"The member companies from in South China tend to be happier to the rest. And it also tend to be more profitable to the rest." Mr. Alberto Vettoretti, the Chairman of South China Chapter of European Union Chamber of Commerce in China (EUCCC) commented about Guangdong's performance in the past year at the launch event of the latest Position Paper in Guangzhou on Thursday.
"Compared to Beijing and Shanghai, the factory base in Guangzhou could be more competitive." He said. He said Guangdong has pushed the province to be more innovative because of the global economic crisis and the paper has indicated European Companies in Guangdong have adapted the economy crisis.
He praised that "Guangdong government really did a great job." "The government in Guangdong saw the crisis, and at time to adapt. So, the government push the manufacturing base to be more efficient. And there's also the fact that new regulation to ease, especially in the business environment.
In terms of the new regulation for foreigners using fingerprint to cross border between mainland and Hong Kong, Mr. Vettoretti said it is great for integration of Pearl River Delta., bringing cities like Hong Kong closer to the largest metropolis of the world.
The European Business in China Position Paper represents the view of the European Union Chamber of Commerce in China. There are more than 1,600 member companies have together compiled the latest assessments, concerns and recommendations of European businesses operating in China.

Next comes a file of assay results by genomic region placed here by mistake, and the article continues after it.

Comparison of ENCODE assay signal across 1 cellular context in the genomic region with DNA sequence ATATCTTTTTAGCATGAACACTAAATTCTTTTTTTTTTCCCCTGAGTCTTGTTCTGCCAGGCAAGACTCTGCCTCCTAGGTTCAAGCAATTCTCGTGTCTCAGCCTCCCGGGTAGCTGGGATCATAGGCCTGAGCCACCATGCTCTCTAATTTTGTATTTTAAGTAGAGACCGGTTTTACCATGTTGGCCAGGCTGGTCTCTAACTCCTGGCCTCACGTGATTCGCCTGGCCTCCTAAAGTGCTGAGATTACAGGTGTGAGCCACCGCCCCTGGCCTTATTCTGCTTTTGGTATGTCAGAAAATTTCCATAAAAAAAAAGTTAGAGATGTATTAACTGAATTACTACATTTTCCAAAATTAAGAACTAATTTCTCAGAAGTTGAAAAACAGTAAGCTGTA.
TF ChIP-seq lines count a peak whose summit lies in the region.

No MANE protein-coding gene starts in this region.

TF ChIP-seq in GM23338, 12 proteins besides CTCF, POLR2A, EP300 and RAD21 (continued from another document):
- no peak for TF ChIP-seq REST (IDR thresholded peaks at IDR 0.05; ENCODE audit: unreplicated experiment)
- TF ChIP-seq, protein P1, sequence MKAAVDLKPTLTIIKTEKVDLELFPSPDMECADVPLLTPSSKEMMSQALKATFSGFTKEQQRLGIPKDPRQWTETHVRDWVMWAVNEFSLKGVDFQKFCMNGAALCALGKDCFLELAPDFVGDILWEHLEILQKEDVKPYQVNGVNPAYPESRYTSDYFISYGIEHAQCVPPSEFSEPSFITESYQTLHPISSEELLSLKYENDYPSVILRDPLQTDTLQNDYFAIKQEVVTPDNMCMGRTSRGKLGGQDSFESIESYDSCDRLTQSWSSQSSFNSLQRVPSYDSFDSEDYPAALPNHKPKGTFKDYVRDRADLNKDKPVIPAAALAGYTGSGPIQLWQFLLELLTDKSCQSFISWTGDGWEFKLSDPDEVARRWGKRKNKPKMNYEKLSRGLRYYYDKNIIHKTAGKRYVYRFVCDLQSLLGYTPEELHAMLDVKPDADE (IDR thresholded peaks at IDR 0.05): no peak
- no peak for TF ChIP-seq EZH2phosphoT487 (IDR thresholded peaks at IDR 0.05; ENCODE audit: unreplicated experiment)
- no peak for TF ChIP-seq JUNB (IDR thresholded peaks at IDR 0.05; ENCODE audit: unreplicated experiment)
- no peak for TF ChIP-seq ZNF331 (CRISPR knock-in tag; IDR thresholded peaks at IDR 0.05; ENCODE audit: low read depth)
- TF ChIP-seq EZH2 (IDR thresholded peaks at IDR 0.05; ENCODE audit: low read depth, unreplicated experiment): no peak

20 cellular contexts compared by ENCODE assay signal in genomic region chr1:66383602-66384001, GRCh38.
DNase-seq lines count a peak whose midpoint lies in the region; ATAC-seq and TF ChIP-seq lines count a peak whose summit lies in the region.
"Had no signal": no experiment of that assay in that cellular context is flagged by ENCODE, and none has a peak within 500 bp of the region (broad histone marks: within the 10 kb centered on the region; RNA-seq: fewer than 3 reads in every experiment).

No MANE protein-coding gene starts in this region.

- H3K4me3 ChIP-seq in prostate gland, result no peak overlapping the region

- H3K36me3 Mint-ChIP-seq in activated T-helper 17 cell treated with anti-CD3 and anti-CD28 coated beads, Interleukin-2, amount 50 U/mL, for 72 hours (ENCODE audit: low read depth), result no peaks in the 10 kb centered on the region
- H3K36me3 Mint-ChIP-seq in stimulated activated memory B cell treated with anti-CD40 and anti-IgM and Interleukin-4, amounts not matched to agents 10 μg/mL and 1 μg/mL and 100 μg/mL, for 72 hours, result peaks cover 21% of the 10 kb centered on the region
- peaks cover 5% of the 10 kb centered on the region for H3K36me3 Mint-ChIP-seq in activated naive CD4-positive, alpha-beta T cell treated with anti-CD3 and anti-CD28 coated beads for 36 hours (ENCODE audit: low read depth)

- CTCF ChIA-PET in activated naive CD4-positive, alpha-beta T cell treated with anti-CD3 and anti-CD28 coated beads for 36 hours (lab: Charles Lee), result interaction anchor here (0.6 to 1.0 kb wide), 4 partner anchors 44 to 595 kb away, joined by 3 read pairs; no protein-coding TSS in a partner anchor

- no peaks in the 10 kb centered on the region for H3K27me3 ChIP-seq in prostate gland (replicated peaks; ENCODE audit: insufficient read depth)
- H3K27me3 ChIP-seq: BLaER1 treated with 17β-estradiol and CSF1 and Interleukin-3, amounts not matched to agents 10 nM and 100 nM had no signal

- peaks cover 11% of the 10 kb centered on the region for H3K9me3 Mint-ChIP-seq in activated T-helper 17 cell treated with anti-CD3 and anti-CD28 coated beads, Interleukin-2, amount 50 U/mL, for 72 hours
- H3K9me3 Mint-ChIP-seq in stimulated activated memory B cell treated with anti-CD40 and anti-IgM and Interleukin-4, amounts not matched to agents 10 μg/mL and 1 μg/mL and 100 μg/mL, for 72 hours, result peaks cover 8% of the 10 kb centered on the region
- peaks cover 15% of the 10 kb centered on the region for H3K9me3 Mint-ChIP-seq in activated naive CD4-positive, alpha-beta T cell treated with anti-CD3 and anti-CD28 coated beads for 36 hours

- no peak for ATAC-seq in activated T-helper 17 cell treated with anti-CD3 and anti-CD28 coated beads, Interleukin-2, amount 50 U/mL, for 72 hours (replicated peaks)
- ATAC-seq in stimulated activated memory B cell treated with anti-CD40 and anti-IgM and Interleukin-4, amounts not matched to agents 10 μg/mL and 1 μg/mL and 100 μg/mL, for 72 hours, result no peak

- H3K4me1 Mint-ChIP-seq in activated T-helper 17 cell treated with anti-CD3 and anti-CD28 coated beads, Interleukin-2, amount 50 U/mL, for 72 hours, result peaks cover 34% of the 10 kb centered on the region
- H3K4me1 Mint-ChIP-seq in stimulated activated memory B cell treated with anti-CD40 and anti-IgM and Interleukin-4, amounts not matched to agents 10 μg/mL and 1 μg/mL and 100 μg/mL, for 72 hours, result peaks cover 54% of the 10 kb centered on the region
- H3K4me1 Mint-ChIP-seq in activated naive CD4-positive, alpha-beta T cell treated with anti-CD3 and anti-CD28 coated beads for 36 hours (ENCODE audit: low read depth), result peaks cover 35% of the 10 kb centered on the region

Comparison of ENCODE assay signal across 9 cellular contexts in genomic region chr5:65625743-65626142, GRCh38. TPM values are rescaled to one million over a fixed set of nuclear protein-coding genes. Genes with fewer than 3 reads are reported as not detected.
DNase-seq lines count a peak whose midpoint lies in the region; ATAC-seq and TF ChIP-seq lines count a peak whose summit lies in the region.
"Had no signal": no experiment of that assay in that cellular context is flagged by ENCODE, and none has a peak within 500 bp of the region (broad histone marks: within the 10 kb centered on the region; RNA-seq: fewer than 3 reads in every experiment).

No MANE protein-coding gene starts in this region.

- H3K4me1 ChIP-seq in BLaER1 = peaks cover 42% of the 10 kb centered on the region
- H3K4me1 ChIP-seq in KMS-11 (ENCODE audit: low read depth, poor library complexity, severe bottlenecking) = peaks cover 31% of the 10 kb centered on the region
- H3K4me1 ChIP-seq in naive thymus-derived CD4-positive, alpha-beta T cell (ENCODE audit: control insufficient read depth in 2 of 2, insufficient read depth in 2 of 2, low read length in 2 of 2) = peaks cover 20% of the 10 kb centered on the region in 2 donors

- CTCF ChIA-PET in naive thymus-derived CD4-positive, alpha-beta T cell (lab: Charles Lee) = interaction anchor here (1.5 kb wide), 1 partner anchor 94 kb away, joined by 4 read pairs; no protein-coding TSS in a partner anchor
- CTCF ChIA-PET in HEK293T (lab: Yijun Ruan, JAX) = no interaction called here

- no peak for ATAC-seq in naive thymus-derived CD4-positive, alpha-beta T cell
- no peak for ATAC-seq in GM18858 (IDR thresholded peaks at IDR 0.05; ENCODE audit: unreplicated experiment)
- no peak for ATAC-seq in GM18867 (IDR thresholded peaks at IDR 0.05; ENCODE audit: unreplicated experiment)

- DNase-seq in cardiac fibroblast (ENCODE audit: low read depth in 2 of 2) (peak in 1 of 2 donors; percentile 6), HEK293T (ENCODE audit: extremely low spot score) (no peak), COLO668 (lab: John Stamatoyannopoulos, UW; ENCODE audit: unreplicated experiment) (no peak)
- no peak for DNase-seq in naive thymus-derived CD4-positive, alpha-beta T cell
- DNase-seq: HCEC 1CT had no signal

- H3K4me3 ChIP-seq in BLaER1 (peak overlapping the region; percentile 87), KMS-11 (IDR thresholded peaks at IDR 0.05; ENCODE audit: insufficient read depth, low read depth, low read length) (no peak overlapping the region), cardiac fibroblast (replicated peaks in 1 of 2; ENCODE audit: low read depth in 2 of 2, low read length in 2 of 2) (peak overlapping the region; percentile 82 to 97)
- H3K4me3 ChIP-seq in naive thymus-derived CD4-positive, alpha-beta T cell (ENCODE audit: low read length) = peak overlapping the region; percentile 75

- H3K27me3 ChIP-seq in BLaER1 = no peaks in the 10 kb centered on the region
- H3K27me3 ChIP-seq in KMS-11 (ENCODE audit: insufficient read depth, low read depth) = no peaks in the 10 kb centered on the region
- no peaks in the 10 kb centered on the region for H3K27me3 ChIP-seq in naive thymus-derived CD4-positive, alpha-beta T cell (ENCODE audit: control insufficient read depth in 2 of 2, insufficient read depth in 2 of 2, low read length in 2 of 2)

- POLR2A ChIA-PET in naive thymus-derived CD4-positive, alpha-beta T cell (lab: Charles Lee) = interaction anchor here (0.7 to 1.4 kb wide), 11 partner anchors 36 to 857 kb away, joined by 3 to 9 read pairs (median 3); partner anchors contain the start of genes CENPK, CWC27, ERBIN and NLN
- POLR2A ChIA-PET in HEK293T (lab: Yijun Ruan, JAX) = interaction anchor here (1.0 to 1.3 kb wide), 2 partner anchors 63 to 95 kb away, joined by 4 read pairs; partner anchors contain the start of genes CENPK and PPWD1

This year's Position Paper outlines how the recent increase in investment into Europe has highlighted the sharp imbalance in market access European companies face in China. Chinese companies have successfully completed a number of eye-catching deals to acquire leading European companies in a wide range of areas—including banking, automotive, robotics and critical infrastructure — yet European business is still heavily restricted from making similar investments in China.
The European Chamber therefore continues to advocate for the necessary market-orientated reforms to be pushed through, without further delay. "Finalising an EU-China Comprehensive Agreement on Investment in 2017, which provides full reciprocity through an ambitious market-opening component, is an essential part of the reform agenda," said Mr. Wuttke, President of European Union Chamber of Commerce in China.